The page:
Capital Markets

Williamson Tea share price gains on doubling dividend


George Williamson House in Nairobi. FILE PHOTO | NMG

Listed agriculture firm Williamson Tea’s share gained by nearly six percent on Friday after the firm announced it will double its dividend per share to Sh20 for the year ended March.

The stock closed at Sh130.75 on Friday after opening trading on the day at Sh124. During trading, it touched a high of Sh137 before easing on selling pressure.

Williamson Tea enhanced its dividend payout to shareholders after it turned around a net loss of Sh146.1 million in the year ended March 2021 to a net profit of Sh529.8 million in the review period.

The register for the dividend closes on July 29, the firm said in its financial statement released last Thursday.

“Our long-term plan of producing teas that are as consistent in quality as possible is providing further selling opportunities in the key markets of Egypt and Pakistan. With demand improving prices also improved and we were able to return to a profitable position,” said Williamson Tea.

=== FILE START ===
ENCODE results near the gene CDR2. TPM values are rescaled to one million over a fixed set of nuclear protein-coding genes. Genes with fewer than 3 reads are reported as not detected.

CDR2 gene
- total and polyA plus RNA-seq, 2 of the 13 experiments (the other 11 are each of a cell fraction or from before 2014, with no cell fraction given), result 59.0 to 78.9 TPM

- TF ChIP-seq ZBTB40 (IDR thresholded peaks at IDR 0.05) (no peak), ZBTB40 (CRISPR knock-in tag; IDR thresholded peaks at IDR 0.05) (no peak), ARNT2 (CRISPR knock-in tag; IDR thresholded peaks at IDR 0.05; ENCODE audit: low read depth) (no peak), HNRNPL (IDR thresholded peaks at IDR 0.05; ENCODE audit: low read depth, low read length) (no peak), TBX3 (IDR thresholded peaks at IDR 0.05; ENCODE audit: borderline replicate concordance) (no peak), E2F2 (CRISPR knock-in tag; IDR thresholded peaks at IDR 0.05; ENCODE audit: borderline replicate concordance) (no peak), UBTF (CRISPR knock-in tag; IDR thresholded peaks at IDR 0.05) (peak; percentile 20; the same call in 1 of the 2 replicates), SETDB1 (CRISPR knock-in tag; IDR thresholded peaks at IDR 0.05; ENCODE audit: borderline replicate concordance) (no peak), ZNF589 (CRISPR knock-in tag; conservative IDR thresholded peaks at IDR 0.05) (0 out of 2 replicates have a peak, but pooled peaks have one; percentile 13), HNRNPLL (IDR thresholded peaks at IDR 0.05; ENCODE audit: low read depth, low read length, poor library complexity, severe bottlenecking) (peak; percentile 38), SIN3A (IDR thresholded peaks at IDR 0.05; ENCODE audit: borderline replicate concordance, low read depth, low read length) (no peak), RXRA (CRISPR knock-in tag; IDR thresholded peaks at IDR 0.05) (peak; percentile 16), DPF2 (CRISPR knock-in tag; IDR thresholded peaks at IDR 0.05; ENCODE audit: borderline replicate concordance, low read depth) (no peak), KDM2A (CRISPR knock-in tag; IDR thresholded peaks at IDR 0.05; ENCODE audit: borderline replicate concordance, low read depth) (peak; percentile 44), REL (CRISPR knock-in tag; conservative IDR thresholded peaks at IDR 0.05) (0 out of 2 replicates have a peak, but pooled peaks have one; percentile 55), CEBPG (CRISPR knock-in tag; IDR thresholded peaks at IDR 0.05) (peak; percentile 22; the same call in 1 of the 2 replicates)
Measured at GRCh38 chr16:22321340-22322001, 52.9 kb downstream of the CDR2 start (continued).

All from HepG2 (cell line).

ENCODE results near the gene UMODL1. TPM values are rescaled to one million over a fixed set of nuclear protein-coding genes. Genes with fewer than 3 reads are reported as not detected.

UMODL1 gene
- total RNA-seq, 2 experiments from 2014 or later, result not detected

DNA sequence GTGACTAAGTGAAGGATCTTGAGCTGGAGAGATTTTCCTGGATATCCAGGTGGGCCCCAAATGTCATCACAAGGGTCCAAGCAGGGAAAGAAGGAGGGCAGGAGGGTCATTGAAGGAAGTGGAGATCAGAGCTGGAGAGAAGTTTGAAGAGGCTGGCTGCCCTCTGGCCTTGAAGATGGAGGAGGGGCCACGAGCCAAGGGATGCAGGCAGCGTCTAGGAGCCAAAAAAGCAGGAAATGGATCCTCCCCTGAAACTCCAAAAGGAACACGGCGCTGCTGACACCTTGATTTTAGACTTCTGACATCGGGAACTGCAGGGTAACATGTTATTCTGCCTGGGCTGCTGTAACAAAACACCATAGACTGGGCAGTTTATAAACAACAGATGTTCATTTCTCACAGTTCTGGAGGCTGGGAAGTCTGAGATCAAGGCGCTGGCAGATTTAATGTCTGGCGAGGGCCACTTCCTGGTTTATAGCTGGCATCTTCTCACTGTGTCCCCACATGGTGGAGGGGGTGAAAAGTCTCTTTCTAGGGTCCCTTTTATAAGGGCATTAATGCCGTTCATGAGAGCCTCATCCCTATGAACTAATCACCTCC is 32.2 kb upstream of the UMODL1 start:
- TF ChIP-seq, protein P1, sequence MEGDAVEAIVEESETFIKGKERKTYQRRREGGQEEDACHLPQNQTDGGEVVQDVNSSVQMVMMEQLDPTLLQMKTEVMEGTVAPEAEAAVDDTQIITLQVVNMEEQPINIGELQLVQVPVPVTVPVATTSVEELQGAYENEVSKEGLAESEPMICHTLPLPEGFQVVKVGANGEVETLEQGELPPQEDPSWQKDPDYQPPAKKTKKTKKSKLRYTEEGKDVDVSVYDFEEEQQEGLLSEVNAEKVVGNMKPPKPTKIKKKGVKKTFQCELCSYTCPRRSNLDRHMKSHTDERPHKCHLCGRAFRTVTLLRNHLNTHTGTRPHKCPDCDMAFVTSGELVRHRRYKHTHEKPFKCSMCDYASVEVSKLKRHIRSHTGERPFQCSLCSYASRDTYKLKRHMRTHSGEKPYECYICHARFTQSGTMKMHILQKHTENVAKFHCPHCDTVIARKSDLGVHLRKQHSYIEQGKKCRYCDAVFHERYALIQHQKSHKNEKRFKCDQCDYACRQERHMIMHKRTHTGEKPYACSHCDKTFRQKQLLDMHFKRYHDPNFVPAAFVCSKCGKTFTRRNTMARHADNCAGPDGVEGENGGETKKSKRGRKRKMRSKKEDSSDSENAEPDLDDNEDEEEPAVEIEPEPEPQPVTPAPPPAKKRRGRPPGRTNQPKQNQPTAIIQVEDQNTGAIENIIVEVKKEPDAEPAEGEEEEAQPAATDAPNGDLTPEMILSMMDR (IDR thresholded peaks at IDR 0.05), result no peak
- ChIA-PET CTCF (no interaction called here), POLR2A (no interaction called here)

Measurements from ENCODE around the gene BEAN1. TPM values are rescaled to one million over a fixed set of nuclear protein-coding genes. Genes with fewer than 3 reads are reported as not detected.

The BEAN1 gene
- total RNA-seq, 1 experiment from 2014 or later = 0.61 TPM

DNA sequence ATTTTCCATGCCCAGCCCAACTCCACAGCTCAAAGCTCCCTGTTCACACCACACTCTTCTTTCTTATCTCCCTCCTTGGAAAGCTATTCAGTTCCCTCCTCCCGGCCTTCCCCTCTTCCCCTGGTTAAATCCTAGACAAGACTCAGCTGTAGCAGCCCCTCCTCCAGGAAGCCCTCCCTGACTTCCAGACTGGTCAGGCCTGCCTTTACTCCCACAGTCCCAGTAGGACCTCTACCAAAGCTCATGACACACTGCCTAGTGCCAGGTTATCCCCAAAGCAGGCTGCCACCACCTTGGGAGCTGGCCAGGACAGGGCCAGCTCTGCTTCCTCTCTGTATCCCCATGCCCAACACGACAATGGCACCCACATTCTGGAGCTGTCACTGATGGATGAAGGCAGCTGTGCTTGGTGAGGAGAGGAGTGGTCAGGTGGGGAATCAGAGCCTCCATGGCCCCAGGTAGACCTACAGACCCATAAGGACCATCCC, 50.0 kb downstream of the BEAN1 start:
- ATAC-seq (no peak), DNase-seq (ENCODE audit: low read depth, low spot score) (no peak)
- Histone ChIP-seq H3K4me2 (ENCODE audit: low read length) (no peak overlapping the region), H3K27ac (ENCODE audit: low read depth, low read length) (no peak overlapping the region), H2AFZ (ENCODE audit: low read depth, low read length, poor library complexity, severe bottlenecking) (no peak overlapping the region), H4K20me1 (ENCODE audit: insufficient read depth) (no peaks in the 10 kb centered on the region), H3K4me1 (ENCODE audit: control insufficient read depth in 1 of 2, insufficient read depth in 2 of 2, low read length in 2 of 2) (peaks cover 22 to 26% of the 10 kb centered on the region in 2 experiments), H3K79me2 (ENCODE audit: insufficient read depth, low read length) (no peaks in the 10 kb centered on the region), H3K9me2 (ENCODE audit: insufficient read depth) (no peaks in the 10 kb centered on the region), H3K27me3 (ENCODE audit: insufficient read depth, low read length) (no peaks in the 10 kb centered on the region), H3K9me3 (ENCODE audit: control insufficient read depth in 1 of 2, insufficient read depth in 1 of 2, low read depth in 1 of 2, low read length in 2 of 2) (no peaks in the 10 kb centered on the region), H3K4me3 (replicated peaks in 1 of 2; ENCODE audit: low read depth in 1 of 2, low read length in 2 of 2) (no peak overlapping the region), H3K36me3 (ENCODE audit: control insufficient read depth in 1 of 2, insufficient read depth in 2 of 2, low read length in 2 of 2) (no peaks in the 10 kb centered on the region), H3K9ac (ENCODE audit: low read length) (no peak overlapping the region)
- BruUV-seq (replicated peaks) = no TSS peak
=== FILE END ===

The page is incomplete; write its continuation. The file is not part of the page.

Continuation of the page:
“The disruption to global supply chains and current inflationary pressures on all inputs means our costs will rise.

The demand and price side is impossible to control but we are confident of remaining competitive.”

Investors at the Nairobi Securities Exchange (NSE) have increasingly considered the dividends paid on a stock before taking a position due to limited capital gains in the long-running bear market.

The depressed prices have been in contrast to improved profitability among firms, which have continued their post-Covid financial recovery, with the effect being a jump in dividend yields as firms resume or enhance their payouts.

Williamson Tea’s stock is now offering a dividend yield of 15.3 percent based on Friday’s closing price, representing one of the highest returns on a stock at the bourse.

Other companies offering high yields include the NSE, whose yield stood at 19.3 percent on Friday, Standard Chartered Bank Kenya at 15.3 percent, and Carbacid at 13.9 percent.

These yields far outstrip the interest rate on the government’s one-year Treasury bill, which stood at 9.98 percent in last week’s auction.

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